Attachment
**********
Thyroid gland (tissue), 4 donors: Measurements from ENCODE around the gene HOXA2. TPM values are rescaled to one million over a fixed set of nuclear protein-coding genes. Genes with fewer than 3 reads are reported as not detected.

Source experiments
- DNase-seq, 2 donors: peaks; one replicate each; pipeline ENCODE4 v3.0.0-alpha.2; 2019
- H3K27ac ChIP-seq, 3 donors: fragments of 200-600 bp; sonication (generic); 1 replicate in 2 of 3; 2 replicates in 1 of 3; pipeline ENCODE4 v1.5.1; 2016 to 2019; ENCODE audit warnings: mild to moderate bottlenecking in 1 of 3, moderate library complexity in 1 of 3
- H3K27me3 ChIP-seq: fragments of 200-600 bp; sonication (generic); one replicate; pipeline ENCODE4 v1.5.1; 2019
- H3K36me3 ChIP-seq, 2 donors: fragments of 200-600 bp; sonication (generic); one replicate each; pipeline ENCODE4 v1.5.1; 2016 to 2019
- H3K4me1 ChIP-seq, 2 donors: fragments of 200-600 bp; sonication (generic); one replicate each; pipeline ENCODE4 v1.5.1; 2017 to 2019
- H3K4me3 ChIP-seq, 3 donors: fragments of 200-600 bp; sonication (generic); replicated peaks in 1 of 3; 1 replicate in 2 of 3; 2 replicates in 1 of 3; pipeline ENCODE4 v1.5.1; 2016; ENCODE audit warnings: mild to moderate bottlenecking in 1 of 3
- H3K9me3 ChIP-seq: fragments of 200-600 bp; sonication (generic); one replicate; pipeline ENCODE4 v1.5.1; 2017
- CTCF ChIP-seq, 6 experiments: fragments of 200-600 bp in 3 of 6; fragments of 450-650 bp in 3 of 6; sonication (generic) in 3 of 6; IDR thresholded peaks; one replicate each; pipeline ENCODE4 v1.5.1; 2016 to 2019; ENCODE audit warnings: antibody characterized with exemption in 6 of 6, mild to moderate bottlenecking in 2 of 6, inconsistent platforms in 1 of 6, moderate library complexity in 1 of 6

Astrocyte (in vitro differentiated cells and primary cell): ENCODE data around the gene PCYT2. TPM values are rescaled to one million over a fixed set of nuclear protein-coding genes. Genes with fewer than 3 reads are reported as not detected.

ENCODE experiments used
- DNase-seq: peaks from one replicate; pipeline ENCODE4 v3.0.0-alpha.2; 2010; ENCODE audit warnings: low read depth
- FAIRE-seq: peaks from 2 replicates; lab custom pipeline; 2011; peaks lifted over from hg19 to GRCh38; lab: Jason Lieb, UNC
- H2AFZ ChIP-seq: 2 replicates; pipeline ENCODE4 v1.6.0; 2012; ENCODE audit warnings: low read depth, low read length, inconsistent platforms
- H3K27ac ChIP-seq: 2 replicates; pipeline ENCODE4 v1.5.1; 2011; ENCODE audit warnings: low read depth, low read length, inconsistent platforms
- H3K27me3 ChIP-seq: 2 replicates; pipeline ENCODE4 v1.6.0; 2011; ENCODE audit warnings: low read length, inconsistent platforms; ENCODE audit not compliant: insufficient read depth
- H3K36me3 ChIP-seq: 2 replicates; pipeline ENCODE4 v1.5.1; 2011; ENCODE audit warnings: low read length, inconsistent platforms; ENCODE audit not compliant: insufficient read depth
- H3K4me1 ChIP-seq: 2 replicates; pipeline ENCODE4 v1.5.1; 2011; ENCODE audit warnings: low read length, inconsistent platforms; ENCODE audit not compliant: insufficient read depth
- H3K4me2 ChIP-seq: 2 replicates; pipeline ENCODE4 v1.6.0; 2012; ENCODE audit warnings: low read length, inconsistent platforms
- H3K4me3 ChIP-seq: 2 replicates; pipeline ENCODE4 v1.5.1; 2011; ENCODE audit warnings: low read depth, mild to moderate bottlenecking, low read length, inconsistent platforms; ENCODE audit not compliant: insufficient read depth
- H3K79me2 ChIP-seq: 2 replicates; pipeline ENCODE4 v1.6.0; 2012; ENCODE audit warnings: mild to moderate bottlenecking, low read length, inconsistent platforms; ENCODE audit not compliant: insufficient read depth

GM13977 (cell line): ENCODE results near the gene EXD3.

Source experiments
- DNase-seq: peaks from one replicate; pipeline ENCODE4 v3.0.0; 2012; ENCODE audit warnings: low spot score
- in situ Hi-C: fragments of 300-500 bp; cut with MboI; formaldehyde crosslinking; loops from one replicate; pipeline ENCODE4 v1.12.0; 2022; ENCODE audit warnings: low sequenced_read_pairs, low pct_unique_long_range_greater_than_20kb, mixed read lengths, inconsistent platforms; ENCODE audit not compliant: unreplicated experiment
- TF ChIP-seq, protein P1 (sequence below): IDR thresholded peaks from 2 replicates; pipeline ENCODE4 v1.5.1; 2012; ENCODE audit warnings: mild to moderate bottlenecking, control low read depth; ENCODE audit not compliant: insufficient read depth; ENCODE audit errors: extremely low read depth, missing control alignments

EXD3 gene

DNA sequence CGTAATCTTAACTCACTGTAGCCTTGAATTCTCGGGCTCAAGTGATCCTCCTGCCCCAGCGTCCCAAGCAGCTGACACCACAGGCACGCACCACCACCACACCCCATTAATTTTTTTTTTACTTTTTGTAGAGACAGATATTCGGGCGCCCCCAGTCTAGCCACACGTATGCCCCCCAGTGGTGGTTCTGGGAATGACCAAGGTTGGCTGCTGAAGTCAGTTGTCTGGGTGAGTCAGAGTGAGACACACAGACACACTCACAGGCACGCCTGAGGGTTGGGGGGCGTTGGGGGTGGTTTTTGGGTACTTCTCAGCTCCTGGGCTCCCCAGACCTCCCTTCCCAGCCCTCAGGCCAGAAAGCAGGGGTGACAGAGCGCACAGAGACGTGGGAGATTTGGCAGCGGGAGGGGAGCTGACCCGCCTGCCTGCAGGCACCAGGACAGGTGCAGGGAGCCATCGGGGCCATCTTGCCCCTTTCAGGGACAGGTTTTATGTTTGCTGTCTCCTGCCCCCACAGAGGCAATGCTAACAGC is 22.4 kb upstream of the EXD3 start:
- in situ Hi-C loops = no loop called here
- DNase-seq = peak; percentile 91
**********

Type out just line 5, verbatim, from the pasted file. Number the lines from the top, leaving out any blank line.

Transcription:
- H3K27me3 ChIP-seq: fragments of 200-600 bp; sonication (generic); one replicate; pipeline ENCODE4 v1.5.1; 2019